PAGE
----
Recently, importers and consignees who have submitted confidentiality requests have complained to CBP that confidential shipping data — party/shipper/consignee name and address — for ocean freight have nevertheless been disclosed to the public.  After reviewing the matter, Customs has determined that “improper data entry” was the cause.  To avoid this, CBP advises in a recent CSMS publication, when filing e-Manifests in ACE, “the commercial party name fields must ONLY contain commercial party name data.”  Otherwise, “…the name of the party stored in the ACE database is corrupted because it includes address data. This inaccurate party name data fails the confidentiality edits resulting in confidential business information being shared publicly. This inadvertent disclosure is tied directly to the way in which data is transmitted by users.” Additional information can be found in CBP’s CSMS #13-000064.

In South Africa, and I’m sure a great many other countries too, one just has to accept that the Customs authorities will secure such information, because they say its safe. Read the link below – cause for concern.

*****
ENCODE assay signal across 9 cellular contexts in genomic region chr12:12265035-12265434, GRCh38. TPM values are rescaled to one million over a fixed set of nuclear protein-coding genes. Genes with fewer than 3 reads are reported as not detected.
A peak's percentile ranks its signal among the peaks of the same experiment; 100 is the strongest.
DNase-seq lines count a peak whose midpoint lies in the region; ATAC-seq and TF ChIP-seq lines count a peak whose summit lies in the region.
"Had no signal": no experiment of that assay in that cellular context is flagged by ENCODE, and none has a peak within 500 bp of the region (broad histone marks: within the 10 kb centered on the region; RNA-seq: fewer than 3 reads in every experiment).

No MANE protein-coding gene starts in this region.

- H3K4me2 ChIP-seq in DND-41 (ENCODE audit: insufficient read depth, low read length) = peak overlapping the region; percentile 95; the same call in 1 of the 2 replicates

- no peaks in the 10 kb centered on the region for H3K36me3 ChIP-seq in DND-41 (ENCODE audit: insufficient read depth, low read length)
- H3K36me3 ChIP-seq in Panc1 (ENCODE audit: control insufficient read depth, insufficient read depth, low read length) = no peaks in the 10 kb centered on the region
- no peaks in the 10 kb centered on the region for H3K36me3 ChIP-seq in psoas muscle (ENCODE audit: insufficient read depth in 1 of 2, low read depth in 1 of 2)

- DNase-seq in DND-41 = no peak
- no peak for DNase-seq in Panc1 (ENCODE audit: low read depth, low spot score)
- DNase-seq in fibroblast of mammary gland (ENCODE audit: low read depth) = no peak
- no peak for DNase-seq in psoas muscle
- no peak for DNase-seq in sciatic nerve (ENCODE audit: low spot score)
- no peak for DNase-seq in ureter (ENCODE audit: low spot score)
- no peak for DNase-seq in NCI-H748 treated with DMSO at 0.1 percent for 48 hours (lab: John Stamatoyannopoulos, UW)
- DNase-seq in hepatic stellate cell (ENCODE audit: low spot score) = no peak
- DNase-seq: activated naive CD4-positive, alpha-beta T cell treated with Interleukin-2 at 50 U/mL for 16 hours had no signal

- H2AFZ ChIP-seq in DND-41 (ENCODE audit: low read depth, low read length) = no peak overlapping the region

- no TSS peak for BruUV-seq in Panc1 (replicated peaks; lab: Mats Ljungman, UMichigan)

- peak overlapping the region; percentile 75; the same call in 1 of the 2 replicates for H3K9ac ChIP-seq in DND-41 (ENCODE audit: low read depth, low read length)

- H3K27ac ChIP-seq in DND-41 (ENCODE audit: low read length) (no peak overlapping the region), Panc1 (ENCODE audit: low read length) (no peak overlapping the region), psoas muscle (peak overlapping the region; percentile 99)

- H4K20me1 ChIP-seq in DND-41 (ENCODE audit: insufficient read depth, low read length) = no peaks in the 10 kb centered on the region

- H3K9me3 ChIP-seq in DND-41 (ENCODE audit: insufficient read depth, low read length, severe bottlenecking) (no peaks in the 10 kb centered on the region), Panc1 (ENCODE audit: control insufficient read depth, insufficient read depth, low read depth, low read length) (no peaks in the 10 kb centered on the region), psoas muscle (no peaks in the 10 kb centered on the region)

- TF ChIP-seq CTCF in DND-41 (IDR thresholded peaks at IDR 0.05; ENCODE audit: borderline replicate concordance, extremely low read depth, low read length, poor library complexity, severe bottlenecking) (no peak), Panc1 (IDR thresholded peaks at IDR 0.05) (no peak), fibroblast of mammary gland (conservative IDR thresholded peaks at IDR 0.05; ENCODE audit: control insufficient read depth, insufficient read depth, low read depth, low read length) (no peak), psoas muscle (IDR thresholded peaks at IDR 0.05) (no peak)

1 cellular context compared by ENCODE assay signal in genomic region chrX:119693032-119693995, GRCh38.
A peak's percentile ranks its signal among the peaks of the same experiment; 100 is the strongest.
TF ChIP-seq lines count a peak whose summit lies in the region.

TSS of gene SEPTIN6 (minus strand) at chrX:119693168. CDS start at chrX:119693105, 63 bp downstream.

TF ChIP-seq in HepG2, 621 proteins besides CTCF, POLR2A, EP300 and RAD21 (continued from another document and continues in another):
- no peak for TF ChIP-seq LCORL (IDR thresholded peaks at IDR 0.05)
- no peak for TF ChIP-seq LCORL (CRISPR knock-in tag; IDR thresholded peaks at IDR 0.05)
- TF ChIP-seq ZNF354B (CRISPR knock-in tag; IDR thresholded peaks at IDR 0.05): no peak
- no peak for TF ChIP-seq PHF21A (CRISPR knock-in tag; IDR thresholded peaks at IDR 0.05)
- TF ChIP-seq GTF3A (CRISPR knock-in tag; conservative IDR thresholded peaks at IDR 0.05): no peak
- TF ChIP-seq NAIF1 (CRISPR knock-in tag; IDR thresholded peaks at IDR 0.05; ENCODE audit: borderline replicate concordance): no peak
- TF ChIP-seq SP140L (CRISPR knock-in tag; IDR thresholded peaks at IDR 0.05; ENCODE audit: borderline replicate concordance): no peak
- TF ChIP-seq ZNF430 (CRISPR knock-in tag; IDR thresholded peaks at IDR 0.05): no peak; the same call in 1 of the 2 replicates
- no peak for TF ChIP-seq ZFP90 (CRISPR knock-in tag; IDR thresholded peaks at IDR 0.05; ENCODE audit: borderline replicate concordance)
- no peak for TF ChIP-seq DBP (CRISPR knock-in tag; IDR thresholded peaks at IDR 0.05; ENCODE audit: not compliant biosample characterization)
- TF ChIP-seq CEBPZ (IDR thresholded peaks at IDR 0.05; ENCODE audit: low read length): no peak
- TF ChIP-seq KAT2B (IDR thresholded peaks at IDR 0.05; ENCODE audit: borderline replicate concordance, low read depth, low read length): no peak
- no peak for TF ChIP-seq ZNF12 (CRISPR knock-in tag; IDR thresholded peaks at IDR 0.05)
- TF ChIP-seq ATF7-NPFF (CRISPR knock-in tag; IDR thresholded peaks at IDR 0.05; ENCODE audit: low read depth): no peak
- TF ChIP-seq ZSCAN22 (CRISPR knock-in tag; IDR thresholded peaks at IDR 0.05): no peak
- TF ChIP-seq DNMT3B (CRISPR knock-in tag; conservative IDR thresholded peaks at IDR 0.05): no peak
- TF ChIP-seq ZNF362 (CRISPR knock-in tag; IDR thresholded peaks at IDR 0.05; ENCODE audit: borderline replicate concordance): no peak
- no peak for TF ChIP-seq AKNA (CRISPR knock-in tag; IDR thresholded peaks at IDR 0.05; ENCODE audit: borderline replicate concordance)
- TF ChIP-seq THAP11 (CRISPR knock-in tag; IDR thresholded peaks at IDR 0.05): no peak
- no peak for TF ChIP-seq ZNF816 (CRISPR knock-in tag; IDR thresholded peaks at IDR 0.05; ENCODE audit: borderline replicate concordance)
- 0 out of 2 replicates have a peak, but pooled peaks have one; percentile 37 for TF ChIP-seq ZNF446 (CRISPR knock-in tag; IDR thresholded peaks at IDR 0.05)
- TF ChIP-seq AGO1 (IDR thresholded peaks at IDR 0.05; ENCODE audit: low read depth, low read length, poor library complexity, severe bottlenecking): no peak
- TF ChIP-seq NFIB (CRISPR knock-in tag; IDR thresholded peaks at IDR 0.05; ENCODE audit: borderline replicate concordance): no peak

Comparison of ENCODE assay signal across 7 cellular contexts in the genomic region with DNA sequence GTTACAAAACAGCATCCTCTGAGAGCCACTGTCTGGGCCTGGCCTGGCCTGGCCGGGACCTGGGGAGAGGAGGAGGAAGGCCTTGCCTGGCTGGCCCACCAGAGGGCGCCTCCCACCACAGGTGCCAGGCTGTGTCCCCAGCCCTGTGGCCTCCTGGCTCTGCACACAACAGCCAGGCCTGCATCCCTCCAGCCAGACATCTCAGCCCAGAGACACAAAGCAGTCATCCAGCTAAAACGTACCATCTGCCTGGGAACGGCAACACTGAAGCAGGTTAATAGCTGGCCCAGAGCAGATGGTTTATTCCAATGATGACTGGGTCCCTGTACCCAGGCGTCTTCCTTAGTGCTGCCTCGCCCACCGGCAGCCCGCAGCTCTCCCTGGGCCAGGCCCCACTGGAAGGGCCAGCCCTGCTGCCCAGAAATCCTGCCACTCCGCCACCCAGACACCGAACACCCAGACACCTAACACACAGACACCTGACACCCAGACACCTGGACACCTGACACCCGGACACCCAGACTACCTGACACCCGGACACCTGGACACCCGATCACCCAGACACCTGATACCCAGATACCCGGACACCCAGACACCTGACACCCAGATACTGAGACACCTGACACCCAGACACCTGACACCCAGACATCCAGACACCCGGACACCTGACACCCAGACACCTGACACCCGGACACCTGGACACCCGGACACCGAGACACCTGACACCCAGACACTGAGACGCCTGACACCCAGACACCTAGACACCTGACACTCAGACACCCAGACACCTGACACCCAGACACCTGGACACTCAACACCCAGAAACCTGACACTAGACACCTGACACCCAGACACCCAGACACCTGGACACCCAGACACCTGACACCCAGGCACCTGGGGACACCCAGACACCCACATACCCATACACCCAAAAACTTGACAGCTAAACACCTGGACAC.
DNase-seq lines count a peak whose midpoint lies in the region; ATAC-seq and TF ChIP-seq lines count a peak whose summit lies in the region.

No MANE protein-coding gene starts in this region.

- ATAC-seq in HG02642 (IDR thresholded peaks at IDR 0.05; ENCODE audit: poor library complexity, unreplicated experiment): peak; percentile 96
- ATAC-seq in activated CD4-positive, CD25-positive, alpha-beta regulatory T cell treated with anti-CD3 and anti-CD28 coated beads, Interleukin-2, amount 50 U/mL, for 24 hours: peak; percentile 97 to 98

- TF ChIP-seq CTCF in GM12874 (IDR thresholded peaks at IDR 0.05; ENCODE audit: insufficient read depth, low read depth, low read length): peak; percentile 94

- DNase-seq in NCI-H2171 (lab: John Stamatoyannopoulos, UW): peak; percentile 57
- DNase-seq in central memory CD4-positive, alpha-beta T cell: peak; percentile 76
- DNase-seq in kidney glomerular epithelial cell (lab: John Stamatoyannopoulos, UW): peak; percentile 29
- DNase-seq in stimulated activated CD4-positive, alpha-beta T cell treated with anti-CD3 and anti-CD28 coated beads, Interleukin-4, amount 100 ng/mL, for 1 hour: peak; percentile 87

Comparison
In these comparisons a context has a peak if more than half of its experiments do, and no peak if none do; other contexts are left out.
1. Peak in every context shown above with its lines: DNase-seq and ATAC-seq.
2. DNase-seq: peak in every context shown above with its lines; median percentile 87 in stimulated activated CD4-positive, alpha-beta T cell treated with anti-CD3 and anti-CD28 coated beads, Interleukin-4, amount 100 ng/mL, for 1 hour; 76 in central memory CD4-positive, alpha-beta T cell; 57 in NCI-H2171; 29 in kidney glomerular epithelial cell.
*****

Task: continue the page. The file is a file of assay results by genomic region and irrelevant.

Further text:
MV Rena off New Zealand Coast of TaurangaIn this age of heightened security it remains remarkable how carriers still willfully take custody and/or load ‘goods’ for which the contents thereof are unclear. True, carriers and intermediaries (fowarders/brokers) will correctly point at the ‘shipper’ (exporter) for not disclosing the details correctly. It also needs be mentioned that the cargo handler (packer of the container) is really key in all of this. It is this entity who has knowledge of what is being stuffed into the container. There is much debate on this matter, and a whole lot more work to be done in ultimately pinning down the responsible party. Given this state of affairs, most Customs administrations are happy to lay the responsibility and liability for lawful clearance on the party responsible for cargo reporting, i.e. the entity which ‘cuts’ the manifest. I dare say that the terms of sale (incoterms) also have an influence in terms of risk and liability here which adds some complexity to decision-making in time of misfortune. Take for instance the recent grounding of the M/V Rena off New Zealand earlier this month, where it has recently come to light that the wreck contains at least 21 containers which were not properly recorded on the ship’s manifest. Read articles below.